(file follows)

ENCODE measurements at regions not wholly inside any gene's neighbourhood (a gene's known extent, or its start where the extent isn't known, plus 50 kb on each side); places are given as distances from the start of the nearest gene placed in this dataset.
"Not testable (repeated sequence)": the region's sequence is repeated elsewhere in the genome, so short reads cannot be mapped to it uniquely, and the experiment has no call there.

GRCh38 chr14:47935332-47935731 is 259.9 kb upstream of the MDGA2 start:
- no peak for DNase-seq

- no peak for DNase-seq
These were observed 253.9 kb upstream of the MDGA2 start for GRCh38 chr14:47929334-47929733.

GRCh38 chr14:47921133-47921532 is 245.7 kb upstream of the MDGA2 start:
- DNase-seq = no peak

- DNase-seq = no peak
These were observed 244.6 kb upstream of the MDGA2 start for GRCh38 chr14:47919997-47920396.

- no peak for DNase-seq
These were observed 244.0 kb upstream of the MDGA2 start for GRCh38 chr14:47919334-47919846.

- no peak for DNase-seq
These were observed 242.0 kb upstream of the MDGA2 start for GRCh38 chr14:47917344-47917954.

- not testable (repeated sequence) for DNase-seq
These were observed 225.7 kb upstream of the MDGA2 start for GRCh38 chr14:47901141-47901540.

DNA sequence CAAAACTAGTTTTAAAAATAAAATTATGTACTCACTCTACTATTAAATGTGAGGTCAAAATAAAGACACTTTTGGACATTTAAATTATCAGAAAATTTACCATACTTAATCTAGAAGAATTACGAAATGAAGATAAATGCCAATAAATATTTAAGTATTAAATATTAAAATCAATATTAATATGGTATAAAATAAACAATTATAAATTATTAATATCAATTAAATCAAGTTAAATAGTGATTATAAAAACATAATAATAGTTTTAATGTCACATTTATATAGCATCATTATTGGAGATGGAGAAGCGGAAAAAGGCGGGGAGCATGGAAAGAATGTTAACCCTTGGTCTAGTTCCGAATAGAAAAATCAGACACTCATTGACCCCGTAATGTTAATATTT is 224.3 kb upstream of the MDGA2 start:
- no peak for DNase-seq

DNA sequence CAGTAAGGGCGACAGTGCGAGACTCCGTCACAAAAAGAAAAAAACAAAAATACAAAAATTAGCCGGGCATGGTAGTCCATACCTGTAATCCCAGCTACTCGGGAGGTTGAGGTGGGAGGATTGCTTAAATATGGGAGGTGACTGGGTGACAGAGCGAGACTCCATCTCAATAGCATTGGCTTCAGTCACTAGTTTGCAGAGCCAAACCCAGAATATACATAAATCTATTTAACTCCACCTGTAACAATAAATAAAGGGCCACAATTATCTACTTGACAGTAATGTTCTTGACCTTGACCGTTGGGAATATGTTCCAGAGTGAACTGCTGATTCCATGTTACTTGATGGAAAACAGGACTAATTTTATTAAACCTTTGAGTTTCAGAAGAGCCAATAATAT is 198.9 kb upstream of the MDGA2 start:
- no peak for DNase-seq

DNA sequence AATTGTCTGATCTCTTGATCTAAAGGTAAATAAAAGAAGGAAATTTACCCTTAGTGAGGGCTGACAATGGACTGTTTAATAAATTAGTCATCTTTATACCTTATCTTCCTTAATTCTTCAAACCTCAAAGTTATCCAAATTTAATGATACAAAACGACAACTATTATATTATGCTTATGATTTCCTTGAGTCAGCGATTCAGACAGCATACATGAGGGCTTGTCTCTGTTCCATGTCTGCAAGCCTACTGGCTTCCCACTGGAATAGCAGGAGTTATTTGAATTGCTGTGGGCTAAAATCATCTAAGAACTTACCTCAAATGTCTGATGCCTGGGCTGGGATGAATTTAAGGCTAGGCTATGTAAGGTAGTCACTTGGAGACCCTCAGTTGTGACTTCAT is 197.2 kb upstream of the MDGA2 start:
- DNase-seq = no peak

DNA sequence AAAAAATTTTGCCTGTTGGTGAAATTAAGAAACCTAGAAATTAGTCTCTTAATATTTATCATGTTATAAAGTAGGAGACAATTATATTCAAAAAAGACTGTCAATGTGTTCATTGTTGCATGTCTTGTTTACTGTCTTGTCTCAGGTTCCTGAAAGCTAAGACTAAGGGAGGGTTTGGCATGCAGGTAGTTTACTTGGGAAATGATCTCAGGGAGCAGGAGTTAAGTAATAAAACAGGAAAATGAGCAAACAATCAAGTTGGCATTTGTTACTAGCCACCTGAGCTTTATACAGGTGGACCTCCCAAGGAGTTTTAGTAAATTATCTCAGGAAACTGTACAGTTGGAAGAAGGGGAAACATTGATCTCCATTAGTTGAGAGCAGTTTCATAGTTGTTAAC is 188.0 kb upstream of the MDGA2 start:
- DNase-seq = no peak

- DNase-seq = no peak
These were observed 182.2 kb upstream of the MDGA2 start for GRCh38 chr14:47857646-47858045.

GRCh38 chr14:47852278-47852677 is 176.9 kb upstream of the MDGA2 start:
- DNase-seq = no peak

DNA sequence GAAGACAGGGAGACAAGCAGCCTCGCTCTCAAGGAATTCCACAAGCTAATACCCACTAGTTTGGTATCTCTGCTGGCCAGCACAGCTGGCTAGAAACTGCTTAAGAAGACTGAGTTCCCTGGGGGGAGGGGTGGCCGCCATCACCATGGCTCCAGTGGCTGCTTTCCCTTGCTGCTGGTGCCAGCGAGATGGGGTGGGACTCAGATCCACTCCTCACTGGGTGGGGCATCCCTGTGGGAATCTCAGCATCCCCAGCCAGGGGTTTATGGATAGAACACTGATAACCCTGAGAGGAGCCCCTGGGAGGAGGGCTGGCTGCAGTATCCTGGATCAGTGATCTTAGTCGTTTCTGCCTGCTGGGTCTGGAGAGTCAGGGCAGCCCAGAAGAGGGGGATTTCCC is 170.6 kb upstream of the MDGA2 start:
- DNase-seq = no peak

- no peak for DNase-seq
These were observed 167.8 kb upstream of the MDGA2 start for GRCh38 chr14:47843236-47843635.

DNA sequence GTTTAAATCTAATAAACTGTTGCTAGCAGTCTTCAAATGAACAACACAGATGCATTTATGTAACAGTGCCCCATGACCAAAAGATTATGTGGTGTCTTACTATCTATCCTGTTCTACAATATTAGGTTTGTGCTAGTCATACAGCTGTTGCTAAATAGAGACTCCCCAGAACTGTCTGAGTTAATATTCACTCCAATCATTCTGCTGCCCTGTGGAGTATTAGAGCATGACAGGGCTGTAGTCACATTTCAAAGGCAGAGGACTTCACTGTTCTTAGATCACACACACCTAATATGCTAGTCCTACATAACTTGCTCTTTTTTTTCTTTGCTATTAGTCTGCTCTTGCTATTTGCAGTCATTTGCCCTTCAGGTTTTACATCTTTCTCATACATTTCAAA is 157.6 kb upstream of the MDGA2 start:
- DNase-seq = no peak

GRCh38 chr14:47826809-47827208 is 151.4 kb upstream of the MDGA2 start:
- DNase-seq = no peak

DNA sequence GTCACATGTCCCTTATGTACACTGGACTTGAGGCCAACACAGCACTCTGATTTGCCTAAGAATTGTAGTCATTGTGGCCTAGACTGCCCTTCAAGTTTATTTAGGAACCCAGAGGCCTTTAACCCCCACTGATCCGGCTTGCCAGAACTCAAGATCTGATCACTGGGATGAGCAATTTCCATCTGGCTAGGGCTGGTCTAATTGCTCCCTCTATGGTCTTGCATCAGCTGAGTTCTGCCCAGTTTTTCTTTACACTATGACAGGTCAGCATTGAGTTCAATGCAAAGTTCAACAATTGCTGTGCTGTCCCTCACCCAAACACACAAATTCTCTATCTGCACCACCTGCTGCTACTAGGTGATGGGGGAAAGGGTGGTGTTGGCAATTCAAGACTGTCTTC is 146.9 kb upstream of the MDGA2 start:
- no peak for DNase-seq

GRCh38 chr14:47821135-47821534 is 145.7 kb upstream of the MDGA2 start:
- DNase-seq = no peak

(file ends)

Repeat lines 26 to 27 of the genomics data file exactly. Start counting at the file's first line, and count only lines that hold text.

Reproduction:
These were observed 182.2 kb upstream of the MDGA2 start for GRCh38 chr14:47857646-47858045.

GRCh38 chr14:47852278-47852677 is 176.9 kb upstream of the MDGA2 start: